3. Why doesn’t he grow up? A woman once told me that she had four boys. She had three sons and was married to another boy. She was frustrated that he wouldn’t grow up. No, this is not limited to men. (There are certainly young women who refuse to grow up as well.) Picture a young mother with three children. It is Saturday. She is trying to clean the house and prepare lunch. Her husband is sitting in his recliner with the television blaring. He gets upset because one of the kids is screaming during his game. To her, this relationship feels lopsided. These are our children. This is our house that needs cleaning. He mutters something about this being just the way he is.
4. I didn’t know it was going to be like this. He had expectations. You had expectations. “Wow, this is not what I expected.” Many Christian women have said, “I thought he was a spiritual person. He talked a lot about his faith when we were dating. Now I have to practically drag him to church. Why can’t he be more like other husbands who seem to be such godly men?”
How do you adjust your expectations? Where did your expectations come from? Do you just shrug your shoulders and give up? Or, do you dig in your heels, determined to get your way.
5. We are stuck. Some couples are stuck. She may say at one point, “We really need to see a counselor to talk about our marriage.” His response may be, “I don’t have a problem. I’m doing just fine. If you have a problem, you go to counseling.” Later, as she finally disengages emotionally from her husband, he is alarmed and wants to get help. She has no interest at this point.
Some couples get stuck but they do very little that is constructive to help them get unstuck. Many couples are more concerned about their image than their reality. Consequently, they attempt to communicate to their friends and others that they are doing very well, even though their marriage is coming unraveled. To complicate matters even further, some men and women will not read or do anything intentional to learn, grow, and develop.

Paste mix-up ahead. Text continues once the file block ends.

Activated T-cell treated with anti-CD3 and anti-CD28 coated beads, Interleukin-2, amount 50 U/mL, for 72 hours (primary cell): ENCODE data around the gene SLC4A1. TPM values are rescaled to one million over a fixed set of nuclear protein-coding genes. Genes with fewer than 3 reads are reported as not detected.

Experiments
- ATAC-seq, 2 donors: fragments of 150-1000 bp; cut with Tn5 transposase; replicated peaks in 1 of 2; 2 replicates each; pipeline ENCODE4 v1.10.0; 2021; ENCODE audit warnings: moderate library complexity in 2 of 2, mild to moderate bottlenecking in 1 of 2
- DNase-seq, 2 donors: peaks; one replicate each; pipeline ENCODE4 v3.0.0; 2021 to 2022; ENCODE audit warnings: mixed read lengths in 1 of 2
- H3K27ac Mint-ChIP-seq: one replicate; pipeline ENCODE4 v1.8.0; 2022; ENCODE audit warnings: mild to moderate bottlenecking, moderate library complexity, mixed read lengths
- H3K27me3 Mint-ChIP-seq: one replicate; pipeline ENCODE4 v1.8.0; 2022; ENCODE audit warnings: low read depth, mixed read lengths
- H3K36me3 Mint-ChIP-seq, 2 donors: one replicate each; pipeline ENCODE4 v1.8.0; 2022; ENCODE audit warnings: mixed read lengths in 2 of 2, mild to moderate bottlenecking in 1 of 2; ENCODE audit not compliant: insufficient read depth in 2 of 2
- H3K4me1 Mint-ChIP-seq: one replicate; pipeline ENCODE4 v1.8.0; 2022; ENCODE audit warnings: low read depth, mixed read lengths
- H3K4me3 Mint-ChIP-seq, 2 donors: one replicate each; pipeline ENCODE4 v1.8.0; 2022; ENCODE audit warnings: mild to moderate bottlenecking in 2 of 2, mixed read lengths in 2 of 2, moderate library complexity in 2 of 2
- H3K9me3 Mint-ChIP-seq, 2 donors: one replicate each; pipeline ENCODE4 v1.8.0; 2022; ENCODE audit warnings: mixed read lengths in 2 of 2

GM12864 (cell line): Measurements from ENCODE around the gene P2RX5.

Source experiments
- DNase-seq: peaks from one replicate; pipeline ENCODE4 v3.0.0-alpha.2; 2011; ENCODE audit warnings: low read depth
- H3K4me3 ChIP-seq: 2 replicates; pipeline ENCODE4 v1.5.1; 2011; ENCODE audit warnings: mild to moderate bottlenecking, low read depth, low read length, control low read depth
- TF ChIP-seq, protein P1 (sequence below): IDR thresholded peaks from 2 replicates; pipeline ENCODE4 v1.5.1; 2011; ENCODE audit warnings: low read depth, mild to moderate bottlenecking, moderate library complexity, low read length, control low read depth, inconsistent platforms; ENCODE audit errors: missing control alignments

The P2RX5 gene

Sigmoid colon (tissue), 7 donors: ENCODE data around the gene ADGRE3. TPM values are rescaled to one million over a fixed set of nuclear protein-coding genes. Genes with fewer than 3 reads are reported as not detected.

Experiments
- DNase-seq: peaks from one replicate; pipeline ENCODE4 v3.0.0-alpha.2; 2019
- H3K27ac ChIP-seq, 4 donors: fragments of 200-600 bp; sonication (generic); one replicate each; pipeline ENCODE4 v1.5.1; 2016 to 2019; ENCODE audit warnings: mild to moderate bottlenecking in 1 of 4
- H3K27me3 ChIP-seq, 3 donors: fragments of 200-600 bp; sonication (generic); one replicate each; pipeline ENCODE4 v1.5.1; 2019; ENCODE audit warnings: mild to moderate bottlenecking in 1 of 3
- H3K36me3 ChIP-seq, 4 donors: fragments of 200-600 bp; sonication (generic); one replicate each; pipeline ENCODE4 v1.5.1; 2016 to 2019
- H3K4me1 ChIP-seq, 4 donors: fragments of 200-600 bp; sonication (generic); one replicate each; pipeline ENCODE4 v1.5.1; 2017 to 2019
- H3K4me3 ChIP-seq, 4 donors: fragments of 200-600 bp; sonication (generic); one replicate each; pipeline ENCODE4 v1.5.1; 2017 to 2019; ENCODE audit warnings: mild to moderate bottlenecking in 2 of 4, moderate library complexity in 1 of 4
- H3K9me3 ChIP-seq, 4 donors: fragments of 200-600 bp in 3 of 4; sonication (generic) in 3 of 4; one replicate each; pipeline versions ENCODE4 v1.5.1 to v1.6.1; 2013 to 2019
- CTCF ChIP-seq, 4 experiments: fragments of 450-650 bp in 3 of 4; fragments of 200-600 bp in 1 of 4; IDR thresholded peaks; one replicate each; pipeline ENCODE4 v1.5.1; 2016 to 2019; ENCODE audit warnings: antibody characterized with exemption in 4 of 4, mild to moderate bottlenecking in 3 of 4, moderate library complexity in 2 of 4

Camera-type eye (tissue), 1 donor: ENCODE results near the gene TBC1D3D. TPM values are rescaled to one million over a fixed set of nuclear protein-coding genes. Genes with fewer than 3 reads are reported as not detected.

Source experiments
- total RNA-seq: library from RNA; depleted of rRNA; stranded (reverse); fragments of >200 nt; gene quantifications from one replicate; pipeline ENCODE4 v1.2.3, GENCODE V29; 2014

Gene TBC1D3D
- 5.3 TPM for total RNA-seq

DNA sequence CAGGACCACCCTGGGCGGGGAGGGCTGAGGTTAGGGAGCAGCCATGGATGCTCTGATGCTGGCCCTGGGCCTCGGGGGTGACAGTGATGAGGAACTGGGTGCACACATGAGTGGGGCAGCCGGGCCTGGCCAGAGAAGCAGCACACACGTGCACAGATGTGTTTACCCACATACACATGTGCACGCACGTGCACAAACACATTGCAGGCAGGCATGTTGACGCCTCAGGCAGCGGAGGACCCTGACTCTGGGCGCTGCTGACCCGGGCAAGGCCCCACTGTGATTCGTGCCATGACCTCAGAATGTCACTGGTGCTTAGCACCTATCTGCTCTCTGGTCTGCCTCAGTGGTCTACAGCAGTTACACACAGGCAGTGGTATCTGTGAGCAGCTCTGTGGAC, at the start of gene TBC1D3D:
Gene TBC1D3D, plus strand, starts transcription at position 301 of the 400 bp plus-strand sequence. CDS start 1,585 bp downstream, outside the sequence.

Which one of the five issues mentioned do you most relate to from your own experience?
Some marriages die from neglect.
Below are 5 ways to kill a marriage. Perhaps you can think of more.
Don’t worry about being gracious.
One day you and your wife are running errands. She says that she would like a Coke. You reluctantly pull up to a convenience store. You turn off the engine and say something like, “You go get it yourself. It’s not me that wants a Coke.”
You have been invited to join several other people for dinner at your friend’s home. As you enter this home, your friend says, “Watch where you step. There is no telling when my wife last vacuumed the floor.” (Yes, this really happened.)
A lack of graciousness communicates more than bad manners. Rather, it reveals a lack of grace in the relationship. Spouses who practice graciousness communicate, “I will not embarrass you or humiliate you in any way. You can count on me.”
Say whatever happens to pass through your mind.
Excuse yourself by saying, “I’m just being honest.” Really? Do we really believe that it is loving and wise to say whatever happens to enter our minds with no filter whatsoever? Words can be deadly. In fact, one can crush a spouse with careless words.
Pay little attention to your friendship with your spouse.
It is amazing how many couples stop being attentive to one another’s friendship. I’ve seen this again and again. A couple begins pulling away from each another. Two years later their divorce is finalized. At some point, they often stop being friends. It is not that they are hurtful to one another. Many couples who divorce do not deliberately try to hurt their spouse. Instead, what often happens is they stop investing in their friendship with each other.
Charlotte and I have been married for 33 years. I can not overemphasize the importance of genuine friendship in marriage. Not only is she my wife but also my closest friend. This alone has great implications for marriage and commitment to one another.
Be a different kind of person when your spouse isn’t around.